After 32 years, DC Comics is returning to the world of Tim Burton’s Batman with Batman ’89, (with a new comic series coming in July 2021). The original movie only received one sequel, Batman Returns, after which the series was pulled from Burton’s hands and given to Joel Schumacher for Batman Forever.
Nonetheless, Batman 1989 is still highly-regarded and is undoubtedly one of the most influential superhero movies ever made, as it was the first to take comic book adaptations seriously. In many respects, Batman can still be seen as the best movie about the Dark Knight, although there is an argument to be made to the contrary too.
The first and most important thing a Batman movie needs is a great Batman, and Michael Keaton inarguably nails the role. Keaton is firm, intimidating and draws people’s attention immediately. As soon as the cameras are rolling, he can go from standing perfectly still to taking out every bad guy in the room.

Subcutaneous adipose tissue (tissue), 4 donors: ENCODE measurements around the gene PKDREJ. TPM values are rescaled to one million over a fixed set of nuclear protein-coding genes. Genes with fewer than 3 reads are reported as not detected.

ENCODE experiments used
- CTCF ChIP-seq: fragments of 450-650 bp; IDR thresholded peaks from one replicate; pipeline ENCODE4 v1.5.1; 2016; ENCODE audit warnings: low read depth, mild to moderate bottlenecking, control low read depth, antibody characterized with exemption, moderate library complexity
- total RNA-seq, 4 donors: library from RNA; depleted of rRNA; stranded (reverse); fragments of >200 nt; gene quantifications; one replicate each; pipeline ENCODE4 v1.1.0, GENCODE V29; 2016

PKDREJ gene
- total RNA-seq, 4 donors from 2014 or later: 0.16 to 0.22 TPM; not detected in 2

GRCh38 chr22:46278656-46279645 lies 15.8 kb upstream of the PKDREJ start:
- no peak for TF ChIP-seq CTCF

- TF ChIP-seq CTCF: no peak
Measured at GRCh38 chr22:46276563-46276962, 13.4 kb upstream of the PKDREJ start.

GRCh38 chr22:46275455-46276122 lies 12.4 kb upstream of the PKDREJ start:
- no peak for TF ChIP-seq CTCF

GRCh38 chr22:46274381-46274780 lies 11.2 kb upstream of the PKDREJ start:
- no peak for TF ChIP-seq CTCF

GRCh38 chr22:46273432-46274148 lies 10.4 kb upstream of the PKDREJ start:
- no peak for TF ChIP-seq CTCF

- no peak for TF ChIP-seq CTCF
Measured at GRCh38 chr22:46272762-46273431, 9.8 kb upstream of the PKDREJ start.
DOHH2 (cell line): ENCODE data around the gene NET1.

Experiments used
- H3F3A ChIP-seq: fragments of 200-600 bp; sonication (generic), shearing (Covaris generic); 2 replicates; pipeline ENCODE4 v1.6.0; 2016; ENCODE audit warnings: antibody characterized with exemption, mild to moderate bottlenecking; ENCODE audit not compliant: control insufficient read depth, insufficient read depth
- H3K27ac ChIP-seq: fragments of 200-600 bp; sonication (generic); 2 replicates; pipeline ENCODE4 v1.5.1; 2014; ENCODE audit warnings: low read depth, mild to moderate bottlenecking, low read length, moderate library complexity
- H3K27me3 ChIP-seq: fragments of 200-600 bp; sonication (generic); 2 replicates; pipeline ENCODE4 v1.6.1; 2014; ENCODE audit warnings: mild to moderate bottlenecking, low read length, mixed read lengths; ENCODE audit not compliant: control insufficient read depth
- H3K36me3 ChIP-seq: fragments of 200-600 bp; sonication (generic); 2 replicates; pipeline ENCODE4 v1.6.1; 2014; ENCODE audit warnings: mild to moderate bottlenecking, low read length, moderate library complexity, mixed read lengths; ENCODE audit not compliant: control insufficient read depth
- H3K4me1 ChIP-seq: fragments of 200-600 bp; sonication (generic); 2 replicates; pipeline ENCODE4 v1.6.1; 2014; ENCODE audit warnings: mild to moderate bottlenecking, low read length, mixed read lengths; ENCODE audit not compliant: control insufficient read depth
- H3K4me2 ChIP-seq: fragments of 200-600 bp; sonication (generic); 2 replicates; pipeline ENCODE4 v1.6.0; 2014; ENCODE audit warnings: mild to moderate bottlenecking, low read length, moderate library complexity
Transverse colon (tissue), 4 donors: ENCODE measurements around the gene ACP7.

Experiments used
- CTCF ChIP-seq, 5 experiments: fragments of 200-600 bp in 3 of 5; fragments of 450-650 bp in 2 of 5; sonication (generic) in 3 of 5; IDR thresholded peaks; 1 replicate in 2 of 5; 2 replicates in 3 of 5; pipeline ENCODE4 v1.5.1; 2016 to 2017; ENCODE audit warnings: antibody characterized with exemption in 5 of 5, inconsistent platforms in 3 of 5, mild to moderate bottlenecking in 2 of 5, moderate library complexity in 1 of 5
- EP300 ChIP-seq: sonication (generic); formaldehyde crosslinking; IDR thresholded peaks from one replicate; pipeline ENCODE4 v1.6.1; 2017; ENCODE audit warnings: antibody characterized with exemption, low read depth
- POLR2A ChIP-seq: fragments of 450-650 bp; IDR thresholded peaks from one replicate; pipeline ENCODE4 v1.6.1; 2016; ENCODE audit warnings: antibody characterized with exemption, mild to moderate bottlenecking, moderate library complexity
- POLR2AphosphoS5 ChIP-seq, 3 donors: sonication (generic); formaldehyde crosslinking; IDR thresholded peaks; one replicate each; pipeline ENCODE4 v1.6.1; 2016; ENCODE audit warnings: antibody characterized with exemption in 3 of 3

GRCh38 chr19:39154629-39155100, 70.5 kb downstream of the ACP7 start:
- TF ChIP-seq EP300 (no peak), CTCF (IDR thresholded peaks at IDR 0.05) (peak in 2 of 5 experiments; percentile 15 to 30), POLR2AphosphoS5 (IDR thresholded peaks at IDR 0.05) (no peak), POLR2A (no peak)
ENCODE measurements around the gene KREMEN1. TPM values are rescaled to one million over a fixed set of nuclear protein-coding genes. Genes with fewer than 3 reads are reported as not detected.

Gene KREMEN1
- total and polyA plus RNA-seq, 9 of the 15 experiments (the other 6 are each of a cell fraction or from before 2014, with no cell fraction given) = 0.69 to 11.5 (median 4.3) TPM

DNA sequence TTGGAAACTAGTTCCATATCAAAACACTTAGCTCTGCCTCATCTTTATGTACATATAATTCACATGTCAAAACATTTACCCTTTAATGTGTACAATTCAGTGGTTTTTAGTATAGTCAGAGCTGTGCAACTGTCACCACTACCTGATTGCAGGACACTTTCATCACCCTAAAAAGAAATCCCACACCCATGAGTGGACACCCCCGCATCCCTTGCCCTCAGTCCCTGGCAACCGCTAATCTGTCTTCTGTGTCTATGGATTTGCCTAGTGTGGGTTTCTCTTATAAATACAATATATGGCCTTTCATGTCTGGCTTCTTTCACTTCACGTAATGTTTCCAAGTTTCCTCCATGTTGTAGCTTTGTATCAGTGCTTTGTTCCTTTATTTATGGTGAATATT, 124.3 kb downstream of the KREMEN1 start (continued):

Keaton even looks great in the iconic suit, which may be impractical, but it’s stylish, elegant, and powerful. This is the Batman that all the others will compare themselves to.
Despite Batman’s one rule of never killing, it’s a rule that’s seemingly broken in Batman 1989. It’s probably the casualness of the murders that the scariest thing about this portrayal of Batman. Like the thug he drops from the Cathedral belfry, the guy he blows up with the Batwing, or the way he makes sure the Joker doesn’t escape, sometimes it feels like he is a lot more villainous than a hero.
With the Batman movies becoming more realistic since Tim Burton’s first movie, including the likes of The Dark Knight Trilogy, Batman V Superman, and the upcoming The Batman, the directors have always chosen a real city to stand in for Gotham City. This is perfectly fine, except no city can truly be Gotham, as it requires a level of filthiness and legacy that most cities struggle to replicate.
The early Batman movies were designed, and none more memorably than the haunting perfection of the iconic cityscape of Batman 1989. Sadly, set designer Anton Furst died shortly after completing the movie, which is why Gotham in Batman Returns looks so different.